The Ministry of Energy has debunked claims by the Minority in Parliament of a looming $7 billion dollar judgment to hit the government.
The Minority in Parliament last week warned the government of a looming danger of the legal dispute between ENI/Vitol and Springfield Ghana that may lead to $7 billion dollar judgment debt.
ENI/Vitol challenged a decision of then Energy Minister, John Peter Amewu, for a Unitization and Unit Operating Agreement with Springfield Ghana, at the Sankofa and Afina fields.
A legal tussle subsequently ensued, with ENI/Vitol eventually initiating action in the International Court of Arbitration for 7 billion dollars against the Government of Ghana.
In this vein, the Minority has expressed worry over the development and urged President Akufo-Addo to intervene to avoid the judgment debt.
A statement signed by a ranking member of the Mines and Energy Committee, John Jinapor indicated that the legal tussle has negative implications for attracting investment into the oil sector.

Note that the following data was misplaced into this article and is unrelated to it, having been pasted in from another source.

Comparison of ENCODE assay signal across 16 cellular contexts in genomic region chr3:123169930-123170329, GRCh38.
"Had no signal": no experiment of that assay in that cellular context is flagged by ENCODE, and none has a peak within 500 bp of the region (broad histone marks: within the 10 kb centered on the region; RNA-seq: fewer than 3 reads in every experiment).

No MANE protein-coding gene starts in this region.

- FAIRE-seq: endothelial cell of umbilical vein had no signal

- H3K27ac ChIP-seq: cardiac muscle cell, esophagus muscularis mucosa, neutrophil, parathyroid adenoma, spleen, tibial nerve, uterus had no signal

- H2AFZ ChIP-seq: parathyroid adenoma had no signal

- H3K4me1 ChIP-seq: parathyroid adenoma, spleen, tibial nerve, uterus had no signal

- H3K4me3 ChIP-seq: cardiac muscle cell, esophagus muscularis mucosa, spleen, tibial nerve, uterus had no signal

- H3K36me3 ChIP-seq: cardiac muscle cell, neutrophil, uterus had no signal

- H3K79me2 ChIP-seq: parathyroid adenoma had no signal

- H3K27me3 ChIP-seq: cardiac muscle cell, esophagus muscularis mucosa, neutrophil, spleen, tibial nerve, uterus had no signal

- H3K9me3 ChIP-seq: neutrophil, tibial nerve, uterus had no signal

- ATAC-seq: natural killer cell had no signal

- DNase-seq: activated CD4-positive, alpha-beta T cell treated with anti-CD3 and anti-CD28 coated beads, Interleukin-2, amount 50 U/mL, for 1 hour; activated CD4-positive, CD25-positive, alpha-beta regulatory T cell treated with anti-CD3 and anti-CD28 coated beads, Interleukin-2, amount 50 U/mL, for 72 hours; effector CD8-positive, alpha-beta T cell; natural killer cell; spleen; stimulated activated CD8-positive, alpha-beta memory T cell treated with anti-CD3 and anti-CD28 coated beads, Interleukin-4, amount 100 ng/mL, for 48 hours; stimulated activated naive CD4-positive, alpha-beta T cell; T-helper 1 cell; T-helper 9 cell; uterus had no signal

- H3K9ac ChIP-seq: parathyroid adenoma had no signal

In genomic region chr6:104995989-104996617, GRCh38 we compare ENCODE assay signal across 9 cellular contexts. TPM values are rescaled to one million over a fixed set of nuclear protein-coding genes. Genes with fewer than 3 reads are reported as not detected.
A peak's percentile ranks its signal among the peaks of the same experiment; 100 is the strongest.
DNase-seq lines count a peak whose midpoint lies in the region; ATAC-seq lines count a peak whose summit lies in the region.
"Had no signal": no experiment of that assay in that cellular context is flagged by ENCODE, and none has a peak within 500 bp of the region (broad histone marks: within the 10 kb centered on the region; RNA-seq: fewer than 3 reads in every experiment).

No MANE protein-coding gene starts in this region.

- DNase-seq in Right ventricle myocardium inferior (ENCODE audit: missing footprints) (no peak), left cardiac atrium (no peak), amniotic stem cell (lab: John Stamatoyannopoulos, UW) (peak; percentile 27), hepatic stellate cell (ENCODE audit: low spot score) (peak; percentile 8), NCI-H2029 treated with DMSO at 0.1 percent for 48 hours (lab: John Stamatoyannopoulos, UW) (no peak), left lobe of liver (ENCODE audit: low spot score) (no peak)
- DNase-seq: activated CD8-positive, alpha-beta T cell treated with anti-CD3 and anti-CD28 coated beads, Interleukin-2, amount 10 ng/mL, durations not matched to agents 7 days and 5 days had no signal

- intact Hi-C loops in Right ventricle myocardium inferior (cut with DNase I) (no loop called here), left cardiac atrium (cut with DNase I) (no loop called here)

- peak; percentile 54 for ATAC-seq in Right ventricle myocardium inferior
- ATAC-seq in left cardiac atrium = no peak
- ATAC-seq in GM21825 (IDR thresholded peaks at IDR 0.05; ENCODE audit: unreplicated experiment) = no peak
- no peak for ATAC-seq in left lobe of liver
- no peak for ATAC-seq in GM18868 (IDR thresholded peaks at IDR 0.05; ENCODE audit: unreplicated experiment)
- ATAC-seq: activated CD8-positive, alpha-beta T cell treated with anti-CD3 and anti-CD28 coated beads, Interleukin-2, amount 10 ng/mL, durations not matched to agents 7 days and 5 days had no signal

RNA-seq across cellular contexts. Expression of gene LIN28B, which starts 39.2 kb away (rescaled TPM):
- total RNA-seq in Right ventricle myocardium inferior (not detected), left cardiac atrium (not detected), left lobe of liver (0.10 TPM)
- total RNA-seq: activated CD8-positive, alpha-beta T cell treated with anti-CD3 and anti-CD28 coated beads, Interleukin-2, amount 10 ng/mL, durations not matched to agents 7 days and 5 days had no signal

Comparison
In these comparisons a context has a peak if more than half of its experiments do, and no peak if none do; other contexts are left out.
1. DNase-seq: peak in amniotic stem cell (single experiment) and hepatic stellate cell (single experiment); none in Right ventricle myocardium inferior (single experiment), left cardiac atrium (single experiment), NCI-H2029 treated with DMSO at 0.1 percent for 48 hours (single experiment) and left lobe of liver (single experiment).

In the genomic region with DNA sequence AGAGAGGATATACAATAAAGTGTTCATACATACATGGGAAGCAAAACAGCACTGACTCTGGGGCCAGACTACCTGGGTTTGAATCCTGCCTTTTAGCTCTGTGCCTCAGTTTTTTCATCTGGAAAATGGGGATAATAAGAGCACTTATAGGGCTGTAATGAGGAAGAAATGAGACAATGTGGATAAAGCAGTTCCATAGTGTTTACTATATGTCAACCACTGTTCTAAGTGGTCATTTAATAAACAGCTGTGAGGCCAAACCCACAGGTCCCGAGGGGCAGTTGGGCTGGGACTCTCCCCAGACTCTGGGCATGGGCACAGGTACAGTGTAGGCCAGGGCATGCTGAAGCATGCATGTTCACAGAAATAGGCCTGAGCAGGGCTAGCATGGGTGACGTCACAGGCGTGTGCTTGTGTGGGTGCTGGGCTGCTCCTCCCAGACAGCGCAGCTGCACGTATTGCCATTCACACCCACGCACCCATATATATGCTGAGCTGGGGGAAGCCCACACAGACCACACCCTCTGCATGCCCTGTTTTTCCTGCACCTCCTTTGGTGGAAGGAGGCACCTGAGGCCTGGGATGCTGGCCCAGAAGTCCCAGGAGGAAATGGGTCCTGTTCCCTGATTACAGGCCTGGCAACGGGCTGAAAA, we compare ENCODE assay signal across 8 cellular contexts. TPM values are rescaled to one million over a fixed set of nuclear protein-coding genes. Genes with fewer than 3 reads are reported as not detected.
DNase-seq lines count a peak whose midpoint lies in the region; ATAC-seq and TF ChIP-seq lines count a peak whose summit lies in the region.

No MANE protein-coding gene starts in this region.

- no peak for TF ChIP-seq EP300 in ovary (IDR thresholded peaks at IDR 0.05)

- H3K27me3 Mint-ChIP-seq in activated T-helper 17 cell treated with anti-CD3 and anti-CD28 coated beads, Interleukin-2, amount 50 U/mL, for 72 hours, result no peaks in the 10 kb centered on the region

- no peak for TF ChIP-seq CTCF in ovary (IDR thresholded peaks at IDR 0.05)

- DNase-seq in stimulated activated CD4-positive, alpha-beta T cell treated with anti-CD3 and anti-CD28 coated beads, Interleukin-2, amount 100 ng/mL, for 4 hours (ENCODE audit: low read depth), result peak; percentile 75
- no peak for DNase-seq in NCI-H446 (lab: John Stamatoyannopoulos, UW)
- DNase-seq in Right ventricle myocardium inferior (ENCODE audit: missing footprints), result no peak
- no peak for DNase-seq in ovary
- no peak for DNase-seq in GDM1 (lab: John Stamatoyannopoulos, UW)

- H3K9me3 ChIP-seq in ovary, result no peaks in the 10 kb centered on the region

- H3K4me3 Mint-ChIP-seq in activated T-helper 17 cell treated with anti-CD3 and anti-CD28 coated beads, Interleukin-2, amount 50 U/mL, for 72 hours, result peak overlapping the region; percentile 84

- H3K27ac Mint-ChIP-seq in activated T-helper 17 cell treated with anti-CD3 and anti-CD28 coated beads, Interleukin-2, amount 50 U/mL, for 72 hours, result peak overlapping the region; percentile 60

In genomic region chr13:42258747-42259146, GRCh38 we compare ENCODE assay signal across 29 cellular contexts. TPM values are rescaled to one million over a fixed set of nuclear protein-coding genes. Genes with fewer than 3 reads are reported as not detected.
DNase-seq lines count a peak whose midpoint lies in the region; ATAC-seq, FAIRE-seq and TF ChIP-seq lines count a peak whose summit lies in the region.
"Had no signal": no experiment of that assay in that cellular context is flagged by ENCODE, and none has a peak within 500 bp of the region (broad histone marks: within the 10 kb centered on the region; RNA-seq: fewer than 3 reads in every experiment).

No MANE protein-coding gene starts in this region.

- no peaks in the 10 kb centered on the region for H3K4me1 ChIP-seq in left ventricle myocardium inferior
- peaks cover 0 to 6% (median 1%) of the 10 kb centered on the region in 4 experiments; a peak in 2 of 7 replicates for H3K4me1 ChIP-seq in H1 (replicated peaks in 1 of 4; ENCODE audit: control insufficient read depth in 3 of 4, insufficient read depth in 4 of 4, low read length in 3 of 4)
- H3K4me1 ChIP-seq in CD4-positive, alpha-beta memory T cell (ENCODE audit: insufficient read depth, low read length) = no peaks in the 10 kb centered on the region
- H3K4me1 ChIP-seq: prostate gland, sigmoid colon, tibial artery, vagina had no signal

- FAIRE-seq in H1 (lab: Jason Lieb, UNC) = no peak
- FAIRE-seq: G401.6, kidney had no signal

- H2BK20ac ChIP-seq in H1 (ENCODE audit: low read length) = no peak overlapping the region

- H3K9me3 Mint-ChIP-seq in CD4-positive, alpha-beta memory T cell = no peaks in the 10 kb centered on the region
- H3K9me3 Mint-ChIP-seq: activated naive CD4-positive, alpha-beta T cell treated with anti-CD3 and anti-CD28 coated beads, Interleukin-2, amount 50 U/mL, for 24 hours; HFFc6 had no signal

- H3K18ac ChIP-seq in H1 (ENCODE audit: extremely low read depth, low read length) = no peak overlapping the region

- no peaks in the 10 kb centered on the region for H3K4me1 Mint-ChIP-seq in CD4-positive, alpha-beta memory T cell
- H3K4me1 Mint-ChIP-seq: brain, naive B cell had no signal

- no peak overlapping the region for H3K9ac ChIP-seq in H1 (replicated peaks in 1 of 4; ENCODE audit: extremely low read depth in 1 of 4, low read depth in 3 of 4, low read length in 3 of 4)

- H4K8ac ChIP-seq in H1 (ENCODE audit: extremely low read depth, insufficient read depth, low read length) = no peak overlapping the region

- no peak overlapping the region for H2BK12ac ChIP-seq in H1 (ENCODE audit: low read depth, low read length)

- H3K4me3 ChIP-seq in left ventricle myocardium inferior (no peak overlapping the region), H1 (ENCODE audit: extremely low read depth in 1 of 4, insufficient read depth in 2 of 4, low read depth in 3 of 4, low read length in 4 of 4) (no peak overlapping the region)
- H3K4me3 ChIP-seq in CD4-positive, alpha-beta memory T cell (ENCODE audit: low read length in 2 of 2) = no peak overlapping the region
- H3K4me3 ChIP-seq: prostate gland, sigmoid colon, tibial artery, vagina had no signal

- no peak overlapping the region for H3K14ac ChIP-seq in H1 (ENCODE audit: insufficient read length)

He further urged the government to do all within its powers in getting an amicable solution to the matter.
But, the Ministry of Energy in a rejoinder stated that the legal case in Ghana is a commercial case between ENI and Springfield and has nothing to do with the government.
The Ministry, however, added that the government recognizes the independence of the judiciary and therefore cannot intervene.
“We also want to clarify that it was ENI that took the Government to arbitration so it is up to ENI to withdraw the case and together with Government find a solution without breaking the law. Furthermore, Government is not aware of any $ 7 billion dollar claim in ENI’s submission, which will be the basis of a judgment debt.
“Ghanaians should therefore ignore the misrepresentation by the minority,” the Ministry retorted.
Attached is the full statement by the Ministry of Energy